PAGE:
Marian Gaborik: Looked at times as if he was fighting the puck. Apart from a wrap around attempt and then subsequently a juicy rebound attempt (both of which were stopped by Theodore) Gaborik had trouble with puck possession.

On a second period power play, Gabby took too much on himself trying to skate by three defenders only to have the puck stripped. Use your line mates Marian!
Clutch goal to tie the game in the third just seconds after Caps break the tie. Skated in on a mini-rush and beat Theodore 5-hole.

Ryan Callahan: Great work on the penalty kill in the second period. Just missed on a breakaway opportunity when the defender pushed him past the net and not allowing him to get a shot off. Tremendous stick work again stripping AO of the puck and skating out on a breakaway. Scores on a sweet back-hand beating Theo 5-hole.

Lisin-Kotalik-Anisimov: Some great shifts in the middle period by these guys. Kotalik lifted a back-hand that got over Theo after some nice passing in the offensive zone.

Anisimov: Got caught too high in the D zone on the Semin goal. Left a seam for Pothier to get the puck cross-ice for Semin who planted the puck. Anisimov needed to collapse a little lower and keep his stick on the ice.

Michal Rozsival: Giveaways, giveaways, giveaways!!!! Lazy passes, not decisive. Confidence issue? Took a holding call after being out-hustled and out-muscled by Caps F Chris Clark at the 6:45 mark of the 2nd. On the bench for much of the third.

Matt Gilroy: Still pushed off the puck too easily at times. Unbelievable how often and how deep he’ll carry the puck into the offensive zone. He looks more like a rover than a defenseman. Getting some critical PK time here in the third period; great learning experience under the gun.

All-in-all, this was a gutsy effort by the Rangers. They came from behind on two occasions, Lundqvist gave up the type of goal that gives goalies nightmares and the Rangers gave the Capitals 9 power plays and still came out on top in the end; this coming against a team the really lambasted us (despite going to 7 games) in the playoffs last year. Not bad, not bad at all.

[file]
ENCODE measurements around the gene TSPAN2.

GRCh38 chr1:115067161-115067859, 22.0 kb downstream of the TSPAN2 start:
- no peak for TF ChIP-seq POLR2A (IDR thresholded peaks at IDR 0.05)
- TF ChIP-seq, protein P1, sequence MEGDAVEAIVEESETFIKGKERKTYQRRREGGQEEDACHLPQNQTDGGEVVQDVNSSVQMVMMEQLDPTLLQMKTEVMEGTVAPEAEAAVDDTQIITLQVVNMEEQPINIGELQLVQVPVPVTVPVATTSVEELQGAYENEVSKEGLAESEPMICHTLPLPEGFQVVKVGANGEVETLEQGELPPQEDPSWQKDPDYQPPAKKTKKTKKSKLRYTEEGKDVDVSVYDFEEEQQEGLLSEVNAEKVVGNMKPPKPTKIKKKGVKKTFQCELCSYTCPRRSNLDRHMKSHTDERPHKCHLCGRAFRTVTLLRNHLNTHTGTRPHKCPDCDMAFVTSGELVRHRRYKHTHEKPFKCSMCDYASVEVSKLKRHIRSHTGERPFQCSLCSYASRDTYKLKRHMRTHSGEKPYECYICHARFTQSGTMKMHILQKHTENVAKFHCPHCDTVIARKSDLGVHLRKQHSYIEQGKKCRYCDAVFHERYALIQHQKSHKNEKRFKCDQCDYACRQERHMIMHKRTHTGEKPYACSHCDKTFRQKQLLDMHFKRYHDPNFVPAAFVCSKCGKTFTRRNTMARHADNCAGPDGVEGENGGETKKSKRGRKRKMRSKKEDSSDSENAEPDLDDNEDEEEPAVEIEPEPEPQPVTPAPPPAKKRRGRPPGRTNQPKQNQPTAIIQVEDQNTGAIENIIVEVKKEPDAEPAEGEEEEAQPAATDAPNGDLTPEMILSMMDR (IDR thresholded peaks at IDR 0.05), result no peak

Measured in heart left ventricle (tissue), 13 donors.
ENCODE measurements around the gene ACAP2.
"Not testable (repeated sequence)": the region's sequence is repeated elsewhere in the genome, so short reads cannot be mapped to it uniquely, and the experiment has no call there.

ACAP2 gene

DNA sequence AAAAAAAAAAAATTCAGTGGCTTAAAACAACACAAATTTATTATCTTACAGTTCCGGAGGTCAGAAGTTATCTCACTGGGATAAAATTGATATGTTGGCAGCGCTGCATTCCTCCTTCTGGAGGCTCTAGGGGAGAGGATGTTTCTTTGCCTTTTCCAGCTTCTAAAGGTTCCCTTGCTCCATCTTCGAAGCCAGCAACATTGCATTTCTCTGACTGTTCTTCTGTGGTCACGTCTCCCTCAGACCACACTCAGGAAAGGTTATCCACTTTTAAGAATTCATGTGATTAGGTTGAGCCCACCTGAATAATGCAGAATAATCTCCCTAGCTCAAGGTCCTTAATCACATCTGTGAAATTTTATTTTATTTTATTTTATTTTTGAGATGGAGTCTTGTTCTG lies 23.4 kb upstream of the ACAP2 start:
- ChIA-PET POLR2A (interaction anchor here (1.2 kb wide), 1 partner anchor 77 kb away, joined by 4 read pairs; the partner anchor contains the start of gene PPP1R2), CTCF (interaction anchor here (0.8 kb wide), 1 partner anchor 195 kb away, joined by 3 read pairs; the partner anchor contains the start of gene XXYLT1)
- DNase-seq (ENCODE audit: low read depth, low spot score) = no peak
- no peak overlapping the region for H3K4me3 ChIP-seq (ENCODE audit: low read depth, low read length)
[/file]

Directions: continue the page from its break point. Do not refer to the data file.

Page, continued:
Thursday, October 8, 2009

First Impression of the New Look Rangers

Three games into the new season and the Rangers find themselves 2 – 1 – 0 heading into a big early season match-up with the team that knocked us out of last years postseason. I will be watching intently to see how the new Rangers players and the Torts’ style of play compare to the offensive juggernaut that is the Capitals. In last year’s playoffs, the Capitals dominated the Rangers and only the play of Lundqvist and a couple of timely goals got us to seven games. That series is what prompted some of the off-season additions to the Rangers lineup as the team struggled to generate anything offensively.

Before tonight’s game, I’d like to look back at the first three contests and offer up my impressions on the team so far. Three games is a very small sample size and won’t necessarily predict the future performances of either the players or the team but it is enough to give us an idea of what kind of team we have here and whether the squad is moving in the right direction.

The kids on D: We expected the young guys on the blue line to struggle with their play in the defensive zone; they are just kids after all. Matt Gilroy and Michael Del Zotto didn’t earn roster spots because of their stellar defensive play. They earned spots because they can bring offense to a team sorely lacking it last year.